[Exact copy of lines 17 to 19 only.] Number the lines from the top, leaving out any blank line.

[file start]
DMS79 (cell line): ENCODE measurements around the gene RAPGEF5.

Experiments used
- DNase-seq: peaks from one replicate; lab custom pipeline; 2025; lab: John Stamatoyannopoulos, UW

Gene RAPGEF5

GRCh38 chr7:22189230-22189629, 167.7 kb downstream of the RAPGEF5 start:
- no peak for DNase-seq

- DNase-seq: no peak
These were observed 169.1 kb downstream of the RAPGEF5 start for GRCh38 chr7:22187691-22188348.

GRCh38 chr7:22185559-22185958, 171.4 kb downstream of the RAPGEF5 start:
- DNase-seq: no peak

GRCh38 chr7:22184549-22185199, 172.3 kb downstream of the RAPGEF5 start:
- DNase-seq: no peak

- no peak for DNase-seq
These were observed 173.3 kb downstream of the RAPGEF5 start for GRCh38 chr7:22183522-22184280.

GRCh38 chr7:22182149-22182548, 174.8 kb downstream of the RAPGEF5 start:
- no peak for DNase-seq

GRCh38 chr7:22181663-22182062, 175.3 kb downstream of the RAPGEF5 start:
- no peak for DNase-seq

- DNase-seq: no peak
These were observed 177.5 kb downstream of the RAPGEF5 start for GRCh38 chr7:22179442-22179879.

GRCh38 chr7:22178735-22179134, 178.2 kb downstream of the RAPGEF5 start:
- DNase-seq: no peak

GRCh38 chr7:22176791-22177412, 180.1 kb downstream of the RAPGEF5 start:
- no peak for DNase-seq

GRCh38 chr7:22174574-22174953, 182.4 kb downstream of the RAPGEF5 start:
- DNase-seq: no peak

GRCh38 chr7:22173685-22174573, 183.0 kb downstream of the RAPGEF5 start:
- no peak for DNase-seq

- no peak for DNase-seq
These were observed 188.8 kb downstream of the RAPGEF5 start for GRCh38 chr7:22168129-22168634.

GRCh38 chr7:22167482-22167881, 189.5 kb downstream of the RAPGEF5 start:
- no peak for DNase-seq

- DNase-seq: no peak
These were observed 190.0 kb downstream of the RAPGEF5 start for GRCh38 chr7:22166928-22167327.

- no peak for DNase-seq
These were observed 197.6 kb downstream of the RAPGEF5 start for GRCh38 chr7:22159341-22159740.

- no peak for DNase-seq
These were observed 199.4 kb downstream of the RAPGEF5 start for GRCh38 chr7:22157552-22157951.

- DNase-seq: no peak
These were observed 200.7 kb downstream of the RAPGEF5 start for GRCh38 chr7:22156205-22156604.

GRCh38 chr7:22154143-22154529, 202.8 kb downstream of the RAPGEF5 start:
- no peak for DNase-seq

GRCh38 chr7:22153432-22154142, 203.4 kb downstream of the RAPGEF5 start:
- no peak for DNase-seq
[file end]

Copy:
GRCh38 chr7:22181663-22182062, 175.3 kb downstream of the RAPGEF5 start:
- no peak for DNase-seq

- DNase-seq: no peak